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UBS wealth management Q3 earnings seen down, high hopes for new co-chief Khan


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UBS wealth management Q3 earnings seen down, high hopes for new co-chief Khan

Earnings at the core wealth management division of UBS Group AG could continue to slide in the third quarter as the market environment remains challenging, according to analysts.

Low rates and choppy equity markets are driving down group earnings, with consolidated net profit attributable to shareholders expected to drop by 22.5% year over year, according to a consensus forecast of 22 equity analysts polled by the bank. UBS will post its third-quarter earnings Oct. 22.

Underwhelming year

So far in 2019, UBS has "underwhelmed the market as its global wealth management unit has disappointed expectations," Berenberg analysts said in a note Oct. 21. The Swiss group has gradually focused on wealth management in recent years while downsizing its investment banking unit.

The Swiss group's wealth management arm is expected to post an 11.1% drop in third-quarter adjusted pretax profit to $857 million from $964 million a year ago, according to the analyst consensus. Adjusted total operating income in wealth management is seen falling 2% year over year to $4.00 billion, compared to $4.08 billion in the third quarter of 2018.

Given the uncertainty in global markets, client sentiment has been subdued "leading to inertia in trading in recent quarters," UBS CEO Sergio Ermotti said at a presentation Sept. 24. Apart from several extreme spikes, volatility has been low most of the time, he told analysts. With no volatility in the markets, institutional investors, wealth management, and private clients will trade less, Ermotti said.

Low rates

CFRA Research, which has a "Hold" recommendation on UBS stock, said prolonged market uncertainty over global growth and geopolitical outlook are the key downside risks for UBS. Expected interest rate cuts by global central banks will also weigh on the group's net interest income, CFRA equity analyst Firdaus Ibrahim said.

UBS' global wealth management business and its private and commercial banking make the group particularly sensitive to the interest rate environment, which has worsened since the second quarter of 2019, Andrew Lim, an equity analyst at Societe Generale said in a note in early September.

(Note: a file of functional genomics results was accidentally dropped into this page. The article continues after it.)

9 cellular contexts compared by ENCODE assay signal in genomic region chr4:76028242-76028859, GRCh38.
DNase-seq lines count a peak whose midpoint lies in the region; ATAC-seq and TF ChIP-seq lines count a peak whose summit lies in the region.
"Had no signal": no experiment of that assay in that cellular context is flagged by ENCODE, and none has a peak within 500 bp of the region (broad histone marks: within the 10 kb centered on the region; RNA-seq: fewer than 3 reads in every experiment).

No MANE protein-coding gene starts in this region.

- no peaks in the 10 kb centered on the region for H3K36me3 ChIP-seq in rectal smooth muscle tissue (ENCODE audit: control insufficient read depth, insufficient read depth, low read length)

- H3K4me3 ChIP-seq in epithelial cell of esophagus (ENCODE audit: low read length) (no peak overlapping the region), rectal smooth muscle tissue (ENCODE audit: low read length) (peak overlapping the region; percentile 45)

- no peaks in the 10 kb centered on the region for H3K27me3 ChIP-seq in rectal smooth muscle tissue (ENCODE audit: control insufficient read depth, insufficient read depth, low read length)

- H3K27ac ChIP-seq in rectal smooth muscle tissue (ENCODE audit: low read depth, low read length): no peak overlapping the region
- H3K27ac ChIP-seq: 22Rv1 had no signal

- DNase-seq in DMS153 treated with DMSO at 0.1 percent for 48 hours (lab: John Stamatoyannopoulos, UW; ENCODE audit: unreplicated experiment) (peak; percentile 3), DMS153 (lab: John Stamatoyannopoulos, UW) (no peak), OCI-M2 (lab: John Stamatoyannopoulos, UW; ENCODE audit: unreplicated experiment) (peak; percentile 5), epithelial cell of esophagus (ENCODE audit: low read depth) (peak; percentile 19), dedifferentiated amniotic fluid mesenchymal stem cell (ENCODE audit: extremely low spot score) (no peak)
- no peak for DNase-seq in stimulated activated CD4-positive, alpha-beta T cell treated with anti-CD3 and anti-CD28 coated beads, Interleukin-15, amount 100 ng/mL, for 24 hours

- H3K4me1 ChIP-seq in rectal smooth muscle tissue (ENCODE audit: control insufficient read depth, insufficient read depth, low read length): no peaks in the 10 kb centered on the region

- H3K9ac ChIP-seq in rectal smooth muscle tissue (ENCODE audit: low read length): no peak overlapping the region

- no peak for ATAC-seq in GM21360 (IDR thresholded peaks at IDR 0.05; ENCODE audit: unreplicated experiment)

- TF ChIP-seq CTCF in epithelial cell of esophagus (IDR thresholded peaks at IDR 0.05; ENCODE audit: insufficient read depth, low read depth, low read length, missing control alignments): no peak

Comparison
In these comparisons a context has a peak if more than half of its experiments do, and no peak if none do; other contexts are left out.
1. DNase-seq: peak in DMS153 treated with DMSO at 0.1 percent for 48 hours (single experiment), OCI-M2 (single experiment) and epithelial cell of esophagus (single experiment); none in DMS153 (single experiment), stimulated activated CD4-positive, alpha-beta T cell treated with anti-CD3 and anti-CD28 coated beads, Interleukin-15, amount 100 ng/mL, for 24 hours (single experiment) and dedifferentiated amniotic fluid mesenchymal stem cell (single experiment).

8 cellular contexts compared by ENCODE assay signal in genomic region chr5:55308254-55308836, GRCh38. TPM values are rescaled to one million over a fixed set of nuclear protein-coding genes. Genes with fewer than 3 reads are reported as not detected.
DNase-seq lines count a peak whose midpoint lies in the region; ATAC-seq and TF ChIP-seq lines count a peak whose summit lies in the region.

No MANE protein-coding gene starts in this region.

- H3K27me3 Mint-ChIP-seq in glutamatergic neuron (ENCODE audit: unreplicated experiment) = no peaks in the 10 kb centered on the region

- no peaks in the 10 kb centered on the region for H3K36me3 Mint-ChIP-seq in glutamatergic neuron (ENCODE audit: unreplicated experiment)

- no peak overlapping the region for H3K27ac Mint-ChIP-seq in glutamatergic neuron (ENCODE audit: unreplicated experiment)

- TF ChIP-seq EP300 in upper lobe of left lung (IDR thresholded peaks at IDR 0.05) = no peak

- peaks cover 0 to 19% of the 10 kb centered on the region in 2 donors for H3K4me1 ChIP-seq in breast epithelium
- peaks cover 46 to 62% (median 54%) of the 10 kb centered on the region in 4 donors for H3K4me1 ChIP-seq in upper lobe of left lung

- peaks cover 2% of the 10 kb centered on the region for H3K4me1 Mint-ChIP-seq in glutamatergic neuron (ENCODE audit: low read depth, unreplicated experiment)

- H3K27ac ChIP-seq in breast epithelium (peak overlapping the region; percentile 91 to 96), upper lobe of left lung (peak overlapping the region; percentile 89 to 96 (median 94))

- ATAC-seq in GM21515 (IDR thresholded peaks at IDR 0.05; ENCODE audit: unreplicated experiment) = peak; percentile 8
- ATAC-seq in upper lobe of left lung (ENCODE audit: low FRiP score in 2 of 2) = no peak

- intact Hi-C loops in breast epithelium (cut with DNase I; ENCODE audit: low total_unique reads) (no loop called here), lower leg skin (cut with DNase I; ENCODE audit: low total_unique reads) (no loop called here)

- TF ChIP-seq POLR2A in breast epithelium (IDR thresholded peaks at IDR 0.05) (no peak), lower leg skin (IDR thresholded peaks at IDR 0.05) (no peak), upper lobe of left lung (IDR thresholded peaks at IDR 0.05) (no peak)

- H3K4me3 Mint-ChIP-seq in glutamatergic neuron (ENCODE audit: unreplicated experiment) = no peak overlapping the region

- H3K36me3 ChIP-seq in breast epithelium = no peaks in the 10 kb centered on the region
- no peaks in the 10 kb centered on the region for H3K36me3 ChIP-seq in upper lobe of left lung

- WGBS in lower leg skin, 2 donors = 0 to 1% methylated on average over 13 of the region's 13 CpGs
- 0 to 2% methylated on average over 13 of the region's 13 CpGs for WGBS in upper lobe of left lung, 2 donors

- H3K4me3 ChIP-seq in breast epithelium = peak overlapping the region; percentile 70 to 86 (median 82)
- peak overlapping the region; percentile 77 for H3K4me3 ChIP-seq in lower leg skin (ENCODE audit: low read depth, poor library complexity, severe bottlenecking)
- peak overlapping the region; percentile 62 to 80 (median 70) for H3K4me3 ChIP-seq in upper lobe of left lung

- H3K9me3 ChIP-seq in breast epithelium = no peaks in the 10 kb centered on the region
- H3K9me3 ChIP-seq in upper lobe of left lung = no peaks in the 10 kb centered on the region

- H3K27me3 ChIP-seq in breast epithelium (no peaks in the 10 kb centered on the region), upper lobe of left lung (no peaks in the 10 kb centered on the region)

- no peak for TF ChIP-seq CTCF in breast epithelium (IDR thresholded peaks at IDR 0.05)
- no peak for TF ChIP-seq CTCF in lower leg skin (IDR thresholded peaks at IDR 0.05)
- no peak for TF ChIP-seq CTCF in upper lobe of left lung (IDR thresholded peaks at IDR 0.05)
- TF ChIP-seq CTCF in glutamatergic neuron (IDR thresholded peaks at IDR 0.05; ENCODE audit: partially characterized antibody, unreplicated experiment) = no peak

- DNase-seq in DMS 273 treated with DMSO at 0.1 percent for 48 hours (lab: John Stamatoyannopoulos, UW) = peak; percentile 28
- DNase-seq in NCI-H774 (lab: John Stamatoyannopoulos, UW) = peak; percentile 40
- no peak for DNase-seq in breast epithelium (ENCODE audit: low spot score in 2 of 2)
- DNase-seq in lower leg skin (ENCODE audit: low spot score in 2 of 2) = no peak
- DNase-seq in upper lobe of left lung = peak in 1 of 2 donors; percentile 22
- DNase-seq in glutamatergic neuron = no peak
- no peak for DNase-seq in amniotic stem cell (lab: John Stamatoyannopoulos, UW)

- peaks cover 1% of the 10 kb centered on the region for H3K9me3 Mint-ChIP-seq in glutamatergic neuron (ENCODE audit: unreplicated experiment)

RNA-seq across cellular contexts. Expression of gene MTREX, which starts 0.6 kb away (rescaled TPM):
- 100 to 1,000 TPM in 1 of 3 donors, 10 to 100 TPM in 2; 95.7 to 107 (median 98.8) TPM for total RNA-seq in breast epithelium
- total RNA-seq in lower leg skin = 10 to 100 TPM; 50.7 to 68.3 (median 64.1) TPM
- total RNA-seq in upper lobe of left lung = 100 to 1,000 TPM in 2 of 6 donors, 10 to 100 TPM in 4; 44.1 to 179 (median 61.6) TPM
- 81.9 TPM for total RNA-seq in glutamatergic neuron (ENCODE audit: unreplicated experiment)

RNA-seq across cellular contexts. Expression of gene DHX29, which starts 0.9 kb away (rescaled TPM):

SocGen has a "Sell" recommendation on UBS stock and expects the group to experience net interest margin compression "well into 2020." Given how choppy equity markets have been, wealth management trading volumes are not likely to recover and offset the NIM compression, Lim said.

The projected operating income decline will be mainly driven by net interest income, which is expected to sink 6.5% year over year to $945 million, according to the analyst consensus.

"We recognize the headwinds from the low and negative rates and we are optimizing our business for the evolving environment," Ermotti said.

Khan to the rescue

Berenberg, on the other hand, is more optimistic on UBS, maintaining a "Buy" recommendation on the stock. Despite having disappointed thus far, wealth management is a "structural growth area," the analysts said. There are high hopes for the unit's new co-head Iqbal Khan, who joined UBS from rival Credit Suisse Group AG Oct. 1.

Under Khan, the international wealth management division of Credit Suisse more than doubled its pretax income to CHF1.7 billion in 2018 from CHF700 million in 2015, Berenberg said. This was accompanied by a 29% surge in the unit's loan book over the period, they said. At the same time, UBS only grew its loan book by 11%, they said.

Khan might usher in a new era of "a more growth-focused approach" at UBS' global wealth management unit, according to the analysts. Khan, who quickly rose in the ranks at Credit Suisse, is considered a strong candidate to replace UBS' CEO Ermotti, who has been at the helm since 2011.

In a recent interview, Ermotti said the group had at least three internal candidates who could succeed him.